One Great Photo: Skate Girls of Kabul

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‘Skate Girls of Kabul’ by Jessica Fulford-Dobson

I popped this photo in my Pictures folder a while ago now, and keep seeking it out because I love everything about it; the mix of colours, the cheeky grins, and the unexpected source of all the fun – the scribbled-on skateboards. Afghan Girl Power!

In her book, Jessica, the award-winning photographer, says: “It’s hard not to think of Afghan girls skateboarding as a remarkable and quirky clash of cultures. But when you see these girls in their beautiful, bright, flowing clothes tearing around the skate park, often yelping and shrieking with laughter, your preconceptions drop away. You realize that however unusual it may seem, they’re doing what comes naturally to them. As with girls anywhere in the world, once you give them the chance to do something they love, each one begins to discover her own personality, her sense of style and how to express it.”

Read more about Jessica Fulford-Dobson and ‘Skateistan’ here.

For the writers among you; it’s just begging for a great story to go with it 🙂

Writing and Cucumbers

Cucumber Fail

This is a picture of my cucumber crop so far. Impressed? In all my years on this planet, I have never seen such a curved cucumber. It’s a definite cucumber fail.

A while ago, I started to write a story that appeared, half-formed, in my head. And it was SO good. At least, the SEED of it was. I worked on it on and off for a few days and then it began to mutate into something that barely resembled the original idea. Suddenly I didn’t know where it was going, or even how to take it back. I was forced to abandon it.

But the thing is, you never need to throw writing away, because every piece of writing contains something useful. In the same way that the mutant cucumber can be turned into compost, I can add the disastrous story into the rich mix of practise and imagination that will nourish future stories.

As long as you keep on doing, nothing is wasted.

“Failure is delay, not defeat. It is a temporary detour, not a dead end. Failure is something we can avoid only by saying nothing, doing nothing, and being nothing.”Denis Waitley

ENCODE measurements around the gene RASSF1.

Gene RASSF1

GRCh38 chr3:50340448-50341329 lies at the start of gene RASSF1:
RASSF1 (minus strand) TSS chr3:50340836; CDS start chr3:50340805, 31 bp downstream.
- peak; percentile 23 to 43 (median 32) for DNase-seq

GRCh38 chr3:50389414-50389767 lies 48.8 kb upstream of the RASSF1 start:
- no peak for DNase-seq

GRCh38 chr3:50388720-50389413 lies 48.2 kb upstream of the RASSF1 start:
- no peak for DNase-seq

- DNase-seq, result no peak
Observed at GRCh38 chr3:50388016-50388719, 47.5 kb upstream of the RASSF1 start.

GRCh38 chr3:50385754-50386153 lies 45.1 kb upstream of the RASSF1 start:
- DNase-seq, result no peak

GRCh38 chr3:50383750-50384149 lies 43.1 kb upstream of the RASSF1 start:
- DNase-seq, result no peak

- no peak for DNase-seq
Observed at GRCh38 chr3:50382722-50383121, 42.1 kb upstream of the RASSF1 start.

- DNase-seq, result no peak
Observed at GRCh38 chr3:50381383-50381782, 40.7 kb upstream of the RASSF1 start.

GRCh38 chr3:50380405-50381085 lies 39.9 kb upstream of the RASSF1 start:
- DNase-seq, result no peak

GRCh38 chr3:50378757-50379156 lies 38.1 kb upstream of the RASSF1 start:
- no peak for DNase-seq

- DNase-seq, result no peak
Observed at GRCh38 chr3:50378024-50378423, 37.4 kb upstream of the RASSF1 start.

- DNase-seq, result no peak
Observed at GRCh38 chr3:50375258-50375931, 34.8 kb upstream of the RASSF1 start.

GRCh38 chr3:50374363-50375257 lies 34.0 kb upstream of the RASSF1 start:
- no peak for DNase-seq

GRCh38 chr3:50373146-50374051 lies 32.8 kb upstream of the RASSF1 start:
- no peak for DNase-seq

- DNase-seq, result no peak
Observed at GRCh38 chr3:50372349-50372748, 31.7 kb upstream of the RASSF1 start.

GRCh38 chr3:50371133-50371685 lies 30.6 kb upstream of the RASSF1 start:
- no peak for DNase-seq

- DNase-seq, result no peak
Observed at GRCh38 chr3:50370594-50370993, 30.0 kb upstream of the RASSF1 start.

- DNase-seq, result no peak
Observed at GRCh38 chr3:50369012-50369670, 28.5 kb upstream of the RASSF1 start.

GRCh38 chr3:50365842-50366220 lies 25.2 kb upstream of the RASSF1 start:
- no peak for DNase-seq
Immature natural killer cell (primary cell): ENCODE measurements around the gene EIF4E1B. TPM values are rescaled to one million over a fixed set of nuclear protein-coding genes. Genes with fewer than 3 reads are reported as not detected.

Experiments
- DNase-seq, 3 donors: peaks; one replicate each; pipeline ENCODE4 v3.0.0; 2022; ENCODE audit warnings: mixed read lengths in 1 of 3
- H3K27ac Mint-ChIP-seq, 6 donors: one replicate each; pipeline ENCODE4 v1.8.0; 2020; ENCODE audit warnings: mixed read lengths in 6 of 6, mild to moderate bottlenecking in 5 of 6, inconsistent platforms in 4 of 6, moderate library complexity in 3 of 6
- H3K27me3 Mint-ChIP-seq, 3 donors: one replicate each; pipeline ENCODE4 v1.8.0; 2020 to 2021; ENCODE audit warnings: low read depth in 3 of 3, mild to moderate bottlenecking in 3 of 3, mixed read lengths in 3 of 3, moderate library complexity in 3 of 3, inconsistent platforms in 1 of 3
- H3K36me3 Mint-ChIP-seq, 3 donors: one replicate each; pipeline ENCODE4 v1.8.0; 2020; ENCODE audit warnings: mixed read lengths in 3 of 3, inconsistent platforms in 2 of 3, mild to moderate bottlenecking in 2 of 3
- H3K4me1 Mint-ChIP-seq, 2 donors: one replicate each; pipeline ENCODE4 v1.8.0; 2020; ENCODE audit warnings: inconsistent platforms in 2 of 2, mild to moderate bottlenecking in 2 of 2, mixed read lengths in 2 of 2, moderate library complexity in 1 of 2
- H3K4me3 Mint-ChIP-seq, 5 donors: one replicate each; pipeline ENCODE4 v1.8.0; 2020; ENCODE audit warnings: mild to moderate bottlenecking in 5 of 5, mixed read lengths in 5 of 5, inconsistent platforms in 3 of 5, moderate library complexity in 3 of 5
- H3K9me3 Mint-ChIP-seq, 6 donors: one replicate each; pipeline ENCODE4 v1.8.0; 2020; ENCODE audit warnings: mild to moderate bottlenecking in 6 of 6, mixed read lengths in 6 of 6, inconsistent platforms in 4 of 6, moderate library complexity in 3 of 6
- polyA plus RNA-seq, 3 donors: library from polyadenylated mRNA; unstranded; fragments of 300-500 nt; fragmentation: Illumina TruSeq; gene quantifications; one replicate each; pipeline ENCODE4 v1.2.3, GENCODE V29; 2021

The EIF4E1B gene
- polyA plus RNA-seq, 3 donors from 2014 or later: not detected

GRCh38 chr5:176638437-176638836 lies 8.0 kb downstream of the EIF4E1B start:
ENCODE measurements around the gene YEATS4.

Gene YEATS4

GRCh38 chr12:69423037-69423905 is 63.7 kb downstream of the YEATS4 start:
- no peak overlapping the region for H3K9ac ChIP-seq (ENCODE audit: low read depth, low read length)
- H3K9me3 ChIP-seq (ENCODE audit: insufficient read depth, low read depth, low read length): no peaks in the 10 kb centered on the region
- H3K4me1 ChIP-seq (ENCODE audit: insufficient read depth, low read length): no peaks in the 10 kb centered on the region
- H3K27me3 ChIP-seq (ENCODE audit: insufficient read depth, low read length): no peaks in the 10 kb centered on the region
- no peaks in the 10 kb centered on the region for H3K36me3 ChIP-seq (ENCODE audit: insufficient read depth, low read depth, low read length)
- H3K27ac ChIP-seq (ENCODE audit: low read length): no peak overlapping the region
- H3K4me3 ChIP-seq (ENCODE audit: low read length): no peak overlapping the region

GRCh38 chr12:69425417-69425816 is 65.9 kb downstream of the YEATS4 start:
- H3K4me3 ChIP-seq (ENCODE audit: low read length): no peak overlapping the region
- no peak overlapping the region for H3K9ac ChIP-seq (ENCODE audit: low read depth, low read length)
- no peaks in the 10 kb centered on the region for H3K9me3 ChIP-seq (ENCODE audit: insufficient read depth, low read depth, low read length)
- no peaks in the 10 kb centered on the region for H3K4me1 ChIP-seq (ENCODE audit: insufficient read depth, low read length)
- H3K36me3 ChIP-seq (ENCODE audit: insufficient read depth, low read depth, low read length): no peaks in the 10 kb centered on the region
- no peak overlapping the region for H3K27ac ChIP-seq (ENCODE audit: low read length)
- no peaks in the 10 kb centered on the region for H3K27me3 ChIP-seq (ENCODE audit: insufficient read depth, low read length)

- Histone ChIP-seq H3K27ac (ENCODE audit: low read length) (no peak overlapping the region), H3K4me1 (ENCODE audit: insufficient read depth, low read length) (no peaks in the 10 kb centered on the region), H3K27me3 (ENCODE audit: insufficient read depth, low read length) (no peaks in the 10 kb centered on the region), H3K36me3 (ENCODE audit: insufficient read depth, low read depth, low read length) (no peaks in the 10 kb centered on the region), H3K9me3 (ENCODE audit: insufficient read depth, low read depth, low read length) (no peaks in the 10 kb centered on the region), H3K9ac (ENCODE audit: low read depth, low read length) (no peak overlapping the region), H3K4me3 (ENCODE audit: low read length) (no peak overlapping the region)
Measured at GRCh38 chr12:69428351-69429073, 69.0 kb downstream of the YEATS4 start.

What was your Oddest Job?

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I want to hear about it… the odder the better!

I’ll start you off…

Most odd jobs are summer holiday jobs. Students with a chocolate addiction, like me, had to make enough money to feed their habit with Cadbury’s Buttons, Mars Bars and Double-Deckers. They are generally not fussy about what they do because it’s only for six weeks, after all.

Funnily enough, I often get a bit nostalgic about my summer jobs simply because a few of them were so very odd, and odd things don’t happen quite as much any more.

Here are a couple of my oddest jobs:

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The Protest

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“Mummy, what’s that lady doing?”

“She’s protesting.”

Jenny pushed Tom before her, guiding him past the other shoppers with a gentle, but insistent, hand on his shoulder. The sports shop closed in five minutes, and she had to make sure she got the right golf balls. She bought the wrong ones last time, and Mark had not been happy.

Tom craned his neck to look at the woman as they passed her by. She was holding a sign he couldn’t read, and shouting, her face determined.

“What does… ‘por-testing’ mean?”

The first spots of rain fell, and one landed on Jenny’s nose and made her jump. She reached out and pulled Tom’s hood over his head. Why hadn’t she brought the pushchair? At three and a half he was getting too old for it, but it sure made shopping trips quicker.

Pro-testing,” Jenny corrected. “When you’re annoyed about something, you can tell everyone why and ask them to help you change it.”

“Like when Daddy is annoyed with you?”

Jenny smiled and shook her head. “Not quite, Tom. Bigger things than that. Come on, we need to hurry.”

The shop was in sight now, in the distance. As she herded Tom towards it, she saw a fit-looking guy in a polo shirt come to the door and flip the sign from Open to Closed.

“Shit!” Jenny couldn’t help herself.

“Mummy!”

“Sorry Tom.”